The Trump administration is drafting a new Arctic defense strategy focusing heavily on competition with China, whose expansion around the world has drawn increasing scrutiny from senior U.S. officials.
The document will outline how the Pentagon “can best defend U.S. national interests and support security and stability in the Arctic,” said Johnny Michael, a Pentagon spokesman. It will do so, he said, within the framework of the Pentagon’s national defense strategy, which last year emphasized shifting the military away from counterterrorism operations to “great-power competition” with Russia and China.
Both the Defense Department and the White House’s National Security Council will be involved in writing the document, which was mandated by Congress and must be delivered to lawmakers by June.
The discussions come as U.S. defense officials increasingly turn their eyes north, noting how the receding polar sea ice is opening new paths for sea vessels. In recent months, the Pentagon sailed an aircraft carrier above the Arctic Circle for the first time in decades, added more fighter jets to Alaska and made plans to add Navy P-8s, submarine-hunting reconnaissance planes, in Iceland.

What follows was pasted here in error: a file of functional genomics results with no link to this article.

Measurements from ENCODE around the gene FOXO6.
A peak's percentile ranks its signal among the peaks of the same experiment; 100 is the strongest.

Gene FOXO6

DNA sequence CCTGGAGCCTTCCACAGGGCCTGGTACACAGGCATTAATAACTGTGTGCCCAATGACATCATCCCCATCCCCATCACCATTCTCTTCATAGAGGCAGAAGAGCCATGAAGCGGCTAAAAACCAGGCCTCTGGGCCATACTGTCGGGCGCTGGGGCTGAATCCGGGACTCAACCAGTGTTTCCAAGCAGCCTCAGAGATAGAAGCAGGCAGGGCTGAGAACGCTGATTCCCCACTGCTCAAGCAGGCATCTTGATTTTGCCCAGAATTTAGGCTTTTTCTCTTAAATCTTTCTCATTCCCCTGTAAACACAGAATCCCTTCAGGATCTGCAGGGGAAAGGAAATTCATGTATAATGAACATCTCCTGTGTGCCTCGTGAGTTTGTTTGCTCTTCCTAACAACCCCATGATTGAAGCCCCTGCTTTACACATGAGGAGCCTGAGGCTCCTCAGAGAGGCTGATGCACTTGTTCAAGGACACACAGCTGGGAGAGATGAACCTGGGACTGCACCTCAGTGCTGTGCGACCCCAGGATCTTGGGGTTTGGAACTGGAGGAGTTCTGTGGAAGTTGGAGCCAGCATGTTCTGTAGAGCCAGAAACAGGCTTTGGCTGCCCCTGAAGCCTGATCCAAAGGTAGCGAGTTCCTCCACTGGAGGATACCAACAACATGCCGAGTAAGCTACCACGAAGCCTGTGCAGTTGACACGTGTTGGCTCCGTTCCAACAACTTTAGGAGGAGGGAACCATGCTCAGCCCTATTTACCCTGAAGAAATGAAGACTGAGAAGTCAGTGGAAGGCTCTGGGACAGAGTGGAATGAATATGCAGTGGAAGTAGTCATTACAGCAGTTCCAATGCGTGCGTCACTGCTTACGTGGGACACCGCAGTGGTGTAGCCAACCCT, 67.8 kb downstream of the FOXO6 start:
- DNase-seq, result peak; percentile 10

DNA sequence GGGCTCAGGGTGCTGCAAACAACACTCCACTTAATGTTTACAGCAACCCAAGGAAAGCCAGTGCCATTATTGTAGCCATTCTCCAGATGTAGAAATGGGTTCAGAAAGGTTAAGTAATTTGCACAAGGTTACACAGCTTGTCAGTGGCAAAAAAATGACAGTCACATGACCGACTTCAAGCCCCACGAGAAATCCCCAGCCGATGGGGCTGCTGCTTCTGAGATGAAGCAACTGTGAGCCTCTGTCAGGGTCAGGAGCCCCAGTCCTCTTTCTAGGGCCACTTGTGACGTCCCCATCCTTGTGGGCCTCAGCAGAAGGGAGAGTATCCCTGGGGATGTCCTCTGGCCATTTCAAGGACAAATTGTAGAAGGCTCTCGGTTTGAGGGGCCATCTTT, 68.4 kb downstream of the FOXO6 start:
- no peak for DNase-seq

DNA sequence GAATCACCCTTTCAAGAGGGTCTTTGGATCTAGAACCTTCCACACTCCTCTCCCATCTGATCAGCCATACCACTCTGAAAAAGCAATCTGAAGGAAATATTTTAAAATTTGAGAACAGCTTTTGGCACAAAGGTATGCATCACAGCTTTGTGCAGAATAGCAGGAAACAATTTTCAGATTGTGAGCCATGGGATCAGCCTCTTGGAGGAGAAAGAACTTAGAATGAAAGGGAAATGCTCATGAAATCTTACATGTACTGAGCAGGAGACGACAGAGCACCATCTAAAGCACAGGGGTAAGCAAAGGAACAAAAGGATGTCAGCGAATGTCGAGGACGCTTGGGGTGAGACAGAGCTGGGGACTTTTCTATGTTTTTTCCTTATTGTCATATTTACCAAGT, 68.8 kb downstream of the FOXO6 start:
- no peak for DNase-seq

“We welcome any country to operate in the Arctic as long as that presence is in compliance with international norms and rules of behavior,” Michael said. “The United States and its Arctic ally and partner nations work together in numerous forums to address shared regional concerns including fisheries management, shipping safety and scientific research.”
Read the full article in The Washington Post.